The Inspector-General of Police, Mr. Suleiman Abba, and the Chairman, Independent National Electoral Commission, Prof. Attahiru Jega, on Friday clashed over the police chief's "vote and go home order."
While the IGP had warned voters to go back to their homes after casting their votes on election days, Jega said the electoral law did not state that voters could not or should not wait to watch and ensure that their votes count.
The IGP, who addressed accredited observers for the forthcoming general elections in Abuja, said the possibility of committing electoral offence was very high if voters stayed back at the polling booths for votes to be counted.
He said that each polling unit would have at least two or three policemen to protect votes cast by the electorate.
"We will go on to protect the electorate. Every eligible voter should feel safe enough to cast his votes. We will be there to protect the votes and make sure no one disrupts the process," Abba said
But Jega disagreed with the police chief.
The INEC chairman, who appeared as a guest on Channels Television's Sunrise Daily on Friday, said there is no part of the Electoral Act that forbids voters from waiting at the polling booths, adding that the law was only against loitering.
Also, Jega's Chief Press Secretary, Mr. Kayode Idowu, stressed the position of the commission's boss, adding that no law bars voters from staying around polling centers.
He said, "Jega did not contradict the IGP; he did not contradict anything that is in the law and what the IGP said. What the IGP said was that this regulation of INEC that says people can stay back in polling units, that he is uncomfortable about it because the Electoral Act provides that anybody who loiters around the polling units or commits an electoral offence can be prosecuted.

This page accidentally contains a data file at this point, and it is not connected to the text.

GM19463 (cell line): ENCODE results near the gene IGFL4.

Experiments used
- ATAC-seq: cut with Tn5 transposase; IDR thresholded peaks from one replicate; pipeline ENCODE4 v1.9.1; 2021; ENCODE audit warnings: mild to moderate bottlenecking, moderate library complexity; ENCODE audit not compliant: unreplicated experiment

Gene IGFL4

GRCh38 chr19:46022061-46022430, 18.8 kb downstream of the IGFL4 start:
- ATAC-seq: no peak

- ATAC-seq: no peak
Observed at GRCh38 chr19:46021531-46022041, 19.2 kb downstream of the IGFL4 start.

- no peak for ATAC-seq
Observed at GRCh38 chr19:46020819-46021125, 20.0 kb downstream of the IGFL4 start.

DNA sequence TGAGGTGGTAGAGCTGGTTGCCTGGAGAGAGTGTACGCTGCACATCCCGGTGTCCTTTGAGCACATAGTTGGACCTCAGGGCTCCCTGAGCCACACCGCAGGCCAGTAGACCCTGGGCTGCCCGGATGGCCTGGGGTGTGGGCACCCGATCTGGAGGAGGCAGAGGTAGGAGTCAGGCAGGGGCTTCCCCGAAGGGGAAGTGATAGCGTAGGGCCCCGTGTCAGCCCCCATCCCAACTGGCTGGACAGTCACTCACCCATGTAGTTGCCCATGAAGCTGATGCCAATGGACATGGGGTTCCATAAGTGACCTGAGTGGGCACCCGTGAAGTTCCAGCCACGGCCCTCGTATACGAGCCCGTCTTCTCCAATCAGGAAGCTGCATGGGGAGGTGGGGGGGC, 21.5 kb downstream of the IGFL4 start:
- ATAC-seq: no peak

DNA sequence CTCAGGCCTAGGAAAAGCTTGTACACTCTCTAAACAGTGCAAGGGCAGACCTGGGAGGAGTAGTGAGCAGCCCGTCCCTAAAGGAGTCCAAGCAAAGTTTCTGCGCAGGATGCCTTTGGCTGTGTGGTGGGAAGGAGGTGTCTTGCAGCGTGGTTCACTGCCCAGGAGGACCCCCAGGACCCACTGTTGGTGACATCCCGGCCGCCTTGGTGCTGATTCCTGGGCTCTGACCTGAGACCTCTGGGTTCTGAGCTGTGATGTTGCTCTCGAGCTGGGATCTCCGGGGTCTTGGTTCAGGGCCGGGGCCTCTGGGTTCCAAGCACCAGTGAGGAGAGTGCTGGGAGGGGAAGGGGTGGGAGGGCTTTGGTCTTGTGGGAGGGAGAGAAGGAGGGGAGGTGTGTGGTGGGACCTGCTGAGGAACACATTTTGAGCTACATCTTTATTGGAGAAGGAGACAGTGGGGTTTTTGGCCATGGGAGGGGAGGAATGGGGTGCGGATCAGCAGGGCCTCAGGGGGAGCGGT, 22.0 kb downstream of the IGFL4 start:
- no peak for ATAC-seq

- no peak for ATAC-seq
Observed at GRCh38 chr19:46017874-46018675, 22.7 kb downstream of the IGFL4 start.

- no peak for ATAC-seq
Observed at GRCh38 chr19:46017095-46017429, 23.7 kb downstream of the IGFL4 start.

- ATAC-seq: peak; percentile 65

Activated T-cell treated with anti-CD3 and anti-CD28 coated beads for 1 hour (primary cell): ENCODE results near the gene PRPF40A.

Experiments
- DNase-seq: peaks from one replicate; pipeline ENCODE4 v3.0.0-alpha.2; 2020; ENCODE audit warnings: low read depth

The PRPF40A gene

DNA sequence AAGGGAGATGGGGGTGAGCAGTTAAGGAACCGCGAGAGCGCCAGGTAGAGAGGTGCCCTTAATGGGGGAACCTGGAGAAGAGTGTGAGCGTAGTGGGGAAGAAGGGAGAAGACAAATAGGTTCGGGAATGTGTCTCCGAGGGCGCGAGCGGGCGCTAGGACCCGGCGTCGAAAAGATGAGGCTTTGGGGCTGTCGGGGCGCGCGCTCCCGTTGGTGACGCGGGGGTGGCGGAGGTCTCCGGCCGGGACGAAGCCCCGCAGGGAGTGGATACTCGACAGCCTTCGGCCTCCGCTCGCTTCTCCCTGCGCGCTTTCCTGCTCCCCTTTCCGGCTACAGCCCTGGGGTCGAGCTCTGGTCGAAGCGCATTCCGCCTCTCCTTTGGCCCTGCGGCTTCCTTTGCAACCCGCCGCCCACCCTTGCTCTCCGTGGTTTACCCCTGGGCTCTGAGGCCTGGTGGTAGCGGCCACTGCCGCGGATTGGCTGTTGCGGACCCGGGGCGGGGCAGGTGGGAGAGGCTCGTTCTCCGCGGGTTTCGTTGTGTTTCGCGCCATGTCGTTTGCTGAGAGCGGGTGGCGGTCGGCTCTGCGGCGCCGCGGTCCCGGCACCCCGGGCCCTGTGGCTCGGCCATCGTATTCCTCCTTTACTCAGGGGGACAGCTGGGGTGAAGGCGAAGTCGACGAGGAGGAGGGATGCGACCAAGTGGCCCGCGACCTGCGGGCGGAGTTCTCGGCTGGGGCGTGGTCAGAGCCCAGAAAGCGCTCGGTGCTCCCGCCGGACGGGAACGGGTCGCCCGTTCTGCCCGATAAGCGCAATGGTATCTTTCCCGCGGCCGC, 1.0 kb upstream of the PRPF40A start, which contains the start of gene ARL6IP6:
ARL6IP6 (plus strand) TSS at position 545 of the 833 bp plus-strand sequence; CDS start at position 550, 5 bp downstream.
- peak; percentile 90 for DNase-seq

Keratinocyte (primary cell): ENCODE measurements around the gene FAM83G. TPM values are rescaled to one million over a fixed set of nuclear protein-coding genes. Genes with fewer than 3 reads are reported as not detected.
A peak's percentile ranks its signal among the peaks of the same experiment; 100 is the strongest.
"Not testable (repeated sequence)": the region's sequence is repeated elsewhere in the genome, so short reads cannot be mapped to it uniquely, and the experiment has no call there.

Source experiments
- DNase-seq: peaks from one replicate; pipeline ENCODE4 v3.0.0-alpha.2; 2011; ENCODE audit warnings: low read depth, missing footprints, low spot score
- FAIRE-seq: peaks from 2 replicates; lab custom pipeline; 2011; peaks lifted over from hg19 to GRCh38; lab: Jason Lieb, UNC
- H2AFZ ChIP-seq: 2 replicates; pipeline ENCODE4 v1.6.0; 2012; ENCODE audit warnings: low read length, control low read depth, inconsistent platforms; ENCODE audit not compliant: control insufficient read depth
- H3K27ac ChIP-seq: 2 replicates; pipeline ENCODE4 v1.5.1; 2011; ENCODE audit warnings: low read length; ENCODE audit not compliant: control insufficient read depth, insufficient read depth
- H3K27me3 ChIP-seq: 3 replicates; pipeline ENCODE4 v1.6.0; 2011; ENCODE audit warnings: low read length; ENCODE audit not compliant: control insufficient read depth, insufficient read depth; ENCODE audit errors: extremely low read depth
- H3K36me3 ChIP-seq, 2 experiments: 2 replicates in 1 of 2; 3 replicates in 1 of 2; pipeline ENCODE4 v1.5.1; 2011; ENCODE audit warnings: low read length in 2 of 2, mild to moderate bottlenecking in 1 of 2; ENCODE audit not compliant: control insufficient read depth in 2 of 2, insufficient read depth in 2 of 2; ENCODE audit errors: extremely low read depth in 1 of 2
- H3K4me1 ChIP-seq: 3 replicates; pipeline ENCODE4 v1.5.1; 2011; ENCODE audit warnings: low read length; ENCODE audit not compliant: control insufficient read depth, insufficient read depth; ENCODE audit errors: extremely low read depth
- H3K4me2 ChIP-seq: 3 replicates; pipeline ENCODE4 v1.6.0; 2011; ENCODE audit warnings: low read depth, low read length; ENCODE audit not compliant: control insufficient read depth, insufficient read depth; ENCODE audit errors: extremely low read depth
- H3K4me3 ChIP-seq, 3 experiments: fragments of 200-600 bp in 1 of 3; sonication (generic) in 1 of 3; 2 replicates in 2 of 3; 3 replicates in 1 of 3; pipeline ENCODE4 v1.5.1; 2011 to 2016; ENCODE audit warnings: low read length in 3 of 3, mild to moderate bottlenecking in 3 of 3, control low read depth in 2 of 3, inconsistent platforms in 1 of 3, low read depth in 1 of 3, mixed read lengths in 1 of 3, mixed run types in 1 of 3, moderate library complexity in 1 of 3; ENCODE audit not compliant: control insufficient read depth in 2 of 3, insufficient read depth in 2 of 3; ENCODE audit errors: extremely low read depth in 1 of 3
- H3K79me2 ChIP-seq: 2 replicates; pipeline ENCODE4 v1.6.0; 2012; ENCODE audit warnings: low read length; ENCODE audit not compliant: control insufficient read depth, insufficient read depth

"He said if you stay at the polling unit, there is a very high chance that you will commit an electoral offense. People who loiter within the polling units do not have legitimate business.
"That was exactly what Jega said, that if you want to stay, you must stay on the condition that your conduct will not constitute an electoral offense. You will not abuse people, you will not be aggressive towards people, you will be calm and you will not be unruly. As such, the security agents will not apprehend you."
However, the All Progressives Congress tackled the IGP over the "unlawful order."
In a statement in Lagos by its National Publicity Secretary, Alhaji Lai Mohammed, the party asked voters to rather listen to Jega and stayed behind to protect their votes after casting their ballots.
The statement read, "According to Jega, who appeared on Channels TV on Friday morning, the electoral law says anyone that has no business with the electoral process at the polling booths but desires to monitor events should stay at least some metres away from the polling agents and completely away from the ballot box after casting their votes.
"'The INEC Chairman further clarified that all registered voters have businesses with the process and can therefore not be classified as people that don't have businesses at polling units.
"Therefore, the IGP has no constitutional right or powers under the constitution or Police Act to rewrite the electoral law. The role of the police is to maintain law and order or such other assistance as may be sought from the police by INEC."